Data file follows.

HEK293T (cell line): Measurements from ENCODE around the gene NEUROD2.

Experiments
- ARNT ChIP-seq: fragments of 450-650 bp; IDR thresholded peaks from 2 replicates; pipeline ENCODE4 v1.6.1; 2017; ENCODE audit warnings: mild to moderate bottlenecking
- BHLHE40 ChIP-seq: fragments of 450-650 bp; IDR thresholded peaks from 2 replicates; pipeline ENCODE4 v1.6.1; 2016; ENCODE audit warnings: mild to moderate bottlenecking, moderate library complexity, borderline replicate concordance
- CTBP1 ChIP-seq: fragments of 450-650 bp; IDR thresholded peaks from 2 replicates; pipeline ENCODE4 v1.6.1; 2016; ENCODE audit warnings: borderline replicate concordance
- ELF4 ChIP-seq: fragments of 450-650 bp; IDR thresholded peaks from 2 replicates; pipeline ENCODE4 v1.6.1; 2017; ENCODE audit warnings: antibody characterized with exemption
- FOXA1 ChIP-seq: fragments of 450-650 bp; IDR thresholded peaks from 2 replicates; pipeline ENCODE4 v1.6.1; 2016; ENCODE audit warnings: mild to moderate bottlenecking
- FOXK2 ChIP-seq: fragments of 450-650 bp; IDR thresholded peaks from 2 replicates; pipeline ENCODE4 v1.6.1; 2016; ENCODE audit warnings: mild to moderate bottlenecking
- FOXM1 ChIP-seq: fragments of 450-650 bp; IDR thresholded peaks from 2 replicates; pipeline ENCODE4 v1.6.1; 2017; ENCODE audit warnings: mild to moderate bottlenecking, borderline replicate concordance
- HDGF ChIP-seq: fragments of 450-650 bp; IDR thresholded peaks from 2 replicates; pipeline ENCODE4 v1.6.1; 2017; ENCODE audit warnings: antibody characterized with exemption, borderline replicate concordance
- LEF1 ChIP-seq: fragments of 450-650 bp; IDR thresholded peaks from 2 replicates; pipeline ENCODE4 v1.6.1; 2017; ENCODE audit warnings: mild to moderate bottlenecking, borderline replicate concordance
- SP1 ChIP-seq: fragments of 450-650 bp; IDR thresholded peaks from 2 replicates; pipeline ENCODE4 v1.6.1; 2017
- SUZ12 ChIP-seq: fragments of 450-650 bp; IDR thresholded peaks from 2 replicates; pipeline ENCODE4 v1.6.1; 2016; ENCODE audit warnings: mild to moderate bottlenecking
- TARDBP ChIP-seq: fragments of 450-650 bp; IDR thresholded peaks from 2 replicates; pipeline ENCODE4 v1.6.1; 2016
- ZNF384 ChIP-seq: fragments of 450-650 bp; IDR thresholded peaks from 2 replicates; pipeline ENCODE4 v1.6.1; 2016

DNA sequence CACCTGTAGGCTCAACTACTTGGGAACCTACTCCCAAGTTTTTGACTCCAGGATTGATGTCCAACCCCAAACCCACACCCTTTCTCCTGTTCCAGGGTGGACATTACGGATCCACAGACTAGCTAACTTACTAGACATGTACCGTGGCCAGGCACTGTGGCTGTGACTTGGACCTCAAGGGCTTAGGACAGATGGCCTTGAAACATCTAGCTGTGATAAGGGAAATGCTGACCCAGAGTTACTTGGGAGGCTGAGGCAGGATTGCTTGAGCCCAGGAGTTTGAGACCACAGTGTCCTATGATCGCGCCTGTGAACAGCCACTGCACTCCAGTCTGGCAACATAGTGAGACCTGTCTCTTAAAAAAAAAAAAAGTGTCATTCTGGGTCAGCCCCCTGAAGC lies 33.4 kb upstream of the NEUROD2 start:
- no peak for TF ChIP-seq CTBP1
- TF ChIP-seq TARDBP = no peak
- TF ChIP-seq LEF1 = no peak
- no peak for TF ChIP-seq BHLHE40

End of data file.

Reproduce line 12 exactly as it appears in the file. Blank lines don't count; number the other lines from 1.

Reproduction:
- SP1 ChIP-seq: fragments of 450-650 bp; IDR thresholded peaks from 2 replicates; pipeline ENCODE4 v1.6.1; 2017